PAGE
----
Unfortunately I wasn’t really on the hot trail of a flock of crafty birds well versed in the art of disguise and camouflage. Nope. Instead I was spending every morning and often every afternoon hunting every square inch of a patch of woods that CONTAINED NO PARTRIDGE. I’m pretty sure the partridge were a few acres over, pointing and laughing hysterically.
Two months of fruitless hunting changed my identity as a predator. I went through stages: first I was a ninja. Then I became a rationalist: surely sooner or later I was bound to see a partridge. Right? Law of averages and all that? I just had to be ready when the moment came. When the moment never came, I turned to religion. I promised God I’d never let my gaze linger over the brassiere page of the Sears newspaper inserts ever again if He would drop a woods chicken in my path. Eventually I upped the ante to heading to the missions field of His choice. No bird appeared. My faith evaporated. I started wondering if I should dig holes.
Then one cold and fateful November morning, I sullenly headed out the door for what I had taken to considering as ‘walking my gun.’ I popped a shell in the chamber, closed the breech, and ambled across the lawn towards the path through the woods. About four steps down the path, something stirred in the bushes. I glanced over, fully expecting to see a cat or squirrel or fox or chipmunk.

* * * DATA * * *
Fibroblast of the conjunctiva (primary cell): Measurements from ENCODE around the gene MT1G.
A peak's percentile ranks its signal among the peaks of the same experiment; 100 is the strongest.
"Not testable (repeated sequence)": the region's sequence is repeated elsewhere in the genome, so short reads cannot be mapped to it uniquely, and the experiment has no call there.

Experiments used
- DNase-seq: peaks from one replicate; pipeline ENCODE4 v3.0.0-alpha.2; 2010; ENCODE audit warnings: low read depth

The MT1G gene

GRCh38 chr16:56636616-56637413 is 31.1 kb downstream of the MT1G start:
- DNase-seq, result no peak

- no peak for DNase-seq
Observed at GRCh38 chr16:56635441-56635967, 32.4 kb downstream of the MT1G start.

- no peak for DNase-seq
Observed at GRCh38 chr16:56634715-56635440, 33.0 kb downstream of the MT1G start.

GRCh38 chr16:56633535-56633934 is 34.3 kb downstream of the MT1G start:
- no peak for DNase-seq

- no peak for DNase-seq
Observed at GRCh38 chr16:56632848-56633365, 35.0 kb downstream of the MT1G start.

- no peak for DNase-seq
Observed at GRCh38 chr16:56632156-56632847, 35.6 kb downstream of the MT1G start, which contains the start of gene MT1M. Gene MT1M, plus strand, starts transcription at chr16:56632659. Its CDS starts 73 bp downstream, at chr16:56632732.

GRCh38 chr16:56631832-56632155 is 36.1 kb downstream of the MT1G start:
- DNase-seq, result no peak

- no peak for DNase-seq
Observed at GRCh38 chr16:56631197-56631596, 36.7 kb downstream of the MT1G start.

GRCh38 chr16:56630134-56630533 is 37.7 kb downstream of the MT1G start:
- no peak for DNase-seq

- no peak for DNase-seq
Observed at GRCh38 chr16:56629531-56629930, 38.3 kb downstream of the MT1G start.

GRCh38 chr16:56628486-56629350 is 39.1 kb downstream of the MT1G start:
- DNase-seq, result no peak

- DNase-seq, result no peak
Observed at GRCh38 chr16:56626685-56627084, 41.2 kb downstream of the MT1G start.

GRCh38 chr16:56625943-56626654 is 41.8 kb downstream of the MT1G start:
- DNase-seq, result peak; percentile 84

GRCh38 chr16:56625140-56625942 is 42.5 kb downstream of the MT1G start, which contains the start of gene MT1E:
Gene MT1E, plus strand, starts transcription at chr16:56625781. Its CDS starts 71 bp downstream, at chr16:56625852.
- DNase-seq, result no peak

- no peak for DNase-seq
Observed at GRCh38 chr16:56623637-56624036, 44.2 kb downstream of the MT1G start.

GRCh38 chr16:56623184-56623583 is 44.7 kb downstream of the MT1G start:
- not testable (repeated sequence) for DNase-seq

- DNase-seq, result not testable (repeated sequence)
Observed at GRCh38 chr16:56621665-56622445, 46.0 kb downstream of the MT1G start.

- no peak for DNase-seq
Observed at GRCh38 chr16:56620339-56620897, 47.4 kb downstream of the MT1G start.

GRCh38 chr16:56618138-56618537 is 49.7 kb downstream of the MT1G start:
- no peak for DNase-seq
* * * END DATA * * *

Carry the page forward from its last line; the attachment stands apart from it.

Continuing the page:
And instead, a small partridge bobbed its head at me and nervously shuffled its feet.
I would have been less surprised to see a buffalo.
Suddenly the weight of the moment began to close in. What if I missed? What if the bird flew? What if God had given me this beautiful opportunity and I flubbed it? Could I still look at the Sears fliers? Would I need to learn Urdu? Had I loaded my shotgun? Holding my breath, I sighted down the barrel of my 20 gauge and put the bead on its head, just like my brother told me to. The bird cocked its head at me inquisitively. And stifling a quick pang of guilt, my finger twitched the trigger.
There are no words available or font possible to convey the magnitude of that shot. The bird disappeared in an eruption of leaves and ground debris as it spun and gyrated, wings trying to coordinate flight with a head that was suddenly unavailable for comment. Panicked that I had merely wounded it, I popped out the spent casing and thumbed in a buckshot shell my brother had given me. I cocked the hammer, put the dot smack dab in the middle of the windmilling body, and pulled the trigger. PAAAAOWWWWWW!!!!
Suddenly, there was a definite lack of flapping.
Unfortunately, this coincided neatly with a definite lack of partridge.
I collected the shards—er, bounty – as best I could. Proudly I carried it into the kitchen, depositing the mass of feathers and dirty leaves in the sink.
“Wow,” my mother commented, struggling to look duly impressed. “You got one.” She poked the mangled wreck half-heartedly. “That’ll make a nice… stew….”
I nodded solemnly, working hard to hide my pride. “Yep.” I headed for the door.
“Where are you going?” Mom asked, discretely removing a pine cone from the supposed stew meat.
I paused and gazed stoically at the woods. My woods.
“Out.” I paused. Then, feeling something more was needed: “I’m getting good at this.”
The Indians couldn’t have done it any better.
Haha! Hope you enjoyed it as much as I did!
Pax Domini Sit Semper Vobiscum,
Mike, Oscar, Hotel…..out.